/ Should Germany claim to be the victims in Poland?
Isthatu seems to have moved the thread back to topic, and in a good place. I like his way of thinking.
But I also agree with Celinski that Poland was not responsible for the suffering of "normal" Germans described by Isthatu in that area, or the ethnic Germans who had lived side-by-side fairly peaceably for many generations.
Therefore, I am against Poland having to compensate anyone. And being half ethnic German, with family who lost farms, I can see why some would want compensation. But there really is no one who can do that. If you go to other places in the world and back in time, there are similar things. Norman invasion of Britain. Anybody going to compensate the families of the Saxons that lost land to the Normans? I doubt it.
Some things cannot be made equal. Life is not fair. You make the best of it.
I am not as knowledgeable as some, but it seems the Potsdam Treaty was responsible for dislocating huge masses of peoples. Because of it, Poland gained a homogenized society for all intent and purpose. Maybe in the long run it was good, but in the short term, many people lost what was most familiar to them.
What is weird to me is how unaware most American people are to how Poland fared during and after the war, and how much pain, dislocation and suffering occurred for Poles and other nationalities. Poles need to get their story out, and so do others who suffered, so we can all learn to treat each other better. An exhibit about Germans, if done in the proper spirit of education could be beneficial. I have no idea if this particular exhibit meets those qualifications. But a knee-jerk reaction based on thinking it is about sympathy for Nazis can just serve to stir the pot up. Has anyone examined the content of the exhibit?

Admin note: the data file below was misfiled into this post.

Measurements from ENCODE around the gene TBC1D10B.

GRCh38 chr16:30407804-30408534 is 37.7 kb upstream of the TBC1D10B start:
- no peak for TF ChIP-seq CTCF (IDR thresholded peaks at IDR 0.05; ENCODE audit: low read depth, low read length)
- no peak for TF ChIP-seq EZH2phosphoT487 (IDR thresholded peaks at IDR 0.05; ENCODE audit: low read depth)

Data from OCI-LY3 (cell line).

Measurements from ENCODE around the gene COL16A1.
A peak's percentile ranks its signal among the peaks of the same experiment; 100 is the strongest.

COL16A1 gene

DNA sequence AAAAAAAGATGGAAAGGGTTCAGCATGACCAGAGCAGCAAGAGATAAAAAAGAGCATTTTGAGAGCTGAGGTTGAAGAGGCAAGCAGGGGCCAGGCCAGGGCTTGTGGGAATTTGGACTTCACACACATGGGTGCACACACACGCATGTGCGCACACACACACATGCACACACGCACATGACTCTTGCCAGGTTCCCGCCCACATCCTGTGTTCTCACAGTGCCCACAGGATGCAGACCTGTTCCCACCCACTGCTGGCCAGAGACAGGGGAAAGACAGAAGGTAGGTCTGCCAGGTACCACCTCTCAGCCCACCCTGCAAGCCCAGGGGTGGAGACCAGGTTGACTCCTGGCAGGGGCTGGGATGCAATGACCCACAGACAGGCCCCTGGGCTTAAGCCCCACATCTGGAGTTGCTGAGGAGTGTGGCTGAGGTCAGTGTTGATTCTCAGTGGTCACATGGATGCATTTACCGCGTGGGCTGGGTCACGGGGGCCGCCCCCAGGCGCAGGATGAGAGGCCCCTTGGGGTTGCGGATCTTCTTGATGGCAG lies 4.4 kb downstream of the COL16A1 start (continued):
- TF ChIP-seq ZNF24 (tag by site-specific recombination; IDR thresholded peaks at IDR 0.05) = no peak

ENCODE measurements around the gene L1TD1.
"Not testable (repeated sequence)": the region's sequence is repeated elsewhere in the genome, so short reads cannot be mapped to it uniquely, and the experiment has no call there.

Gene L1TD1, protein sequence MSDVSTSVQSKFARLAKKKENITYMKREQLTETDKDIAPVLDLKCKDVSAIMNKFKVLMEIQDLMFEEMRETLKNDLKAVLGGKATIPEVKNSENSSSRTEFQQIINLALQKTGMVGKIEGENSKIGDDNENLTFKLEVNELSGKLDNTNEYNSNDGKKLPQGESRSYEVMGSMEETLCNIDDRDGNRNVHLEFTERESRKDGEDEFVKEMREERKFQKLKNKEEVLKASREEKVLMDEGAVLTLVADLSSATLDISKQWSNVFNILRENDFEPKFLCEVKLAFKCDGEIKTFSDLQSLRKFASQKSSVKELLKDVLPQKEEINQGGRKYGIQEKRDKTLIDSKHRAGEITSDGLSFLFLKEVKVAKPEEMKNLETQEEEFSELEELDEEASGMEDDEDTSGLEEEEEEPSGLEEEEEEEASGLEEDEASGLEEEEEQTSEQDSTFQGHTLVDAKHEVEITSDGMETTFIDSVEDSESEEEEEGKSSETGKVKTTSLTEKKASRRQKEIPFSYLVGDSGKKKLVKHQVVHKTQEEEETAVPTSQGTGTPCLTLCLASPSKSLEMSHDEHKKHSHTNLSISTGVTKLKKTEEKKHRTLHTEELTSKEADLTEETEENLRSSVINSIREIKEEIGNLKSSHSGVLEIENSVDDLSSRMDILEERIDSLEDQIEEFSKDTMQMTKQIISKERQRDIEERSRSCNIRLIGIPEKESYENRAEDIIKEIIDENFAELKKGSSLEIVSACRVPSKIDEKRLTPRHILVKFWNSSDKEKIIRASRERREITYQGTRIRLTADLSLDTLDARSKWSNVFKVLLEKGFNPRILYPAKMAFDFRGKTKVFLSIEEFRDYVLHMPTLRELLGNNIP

So while I have a hard time being sympathetic to Nazi Germans, and believe that any portrayal of victimization there would be an abomination, I do think an exhibit showing all the facts about innocent people living in that area would have merit in teaching people about the events of those days. I am still learning, myself.
I have nothing but admiration for Poland and how hard the country had to work to recover and rebuild.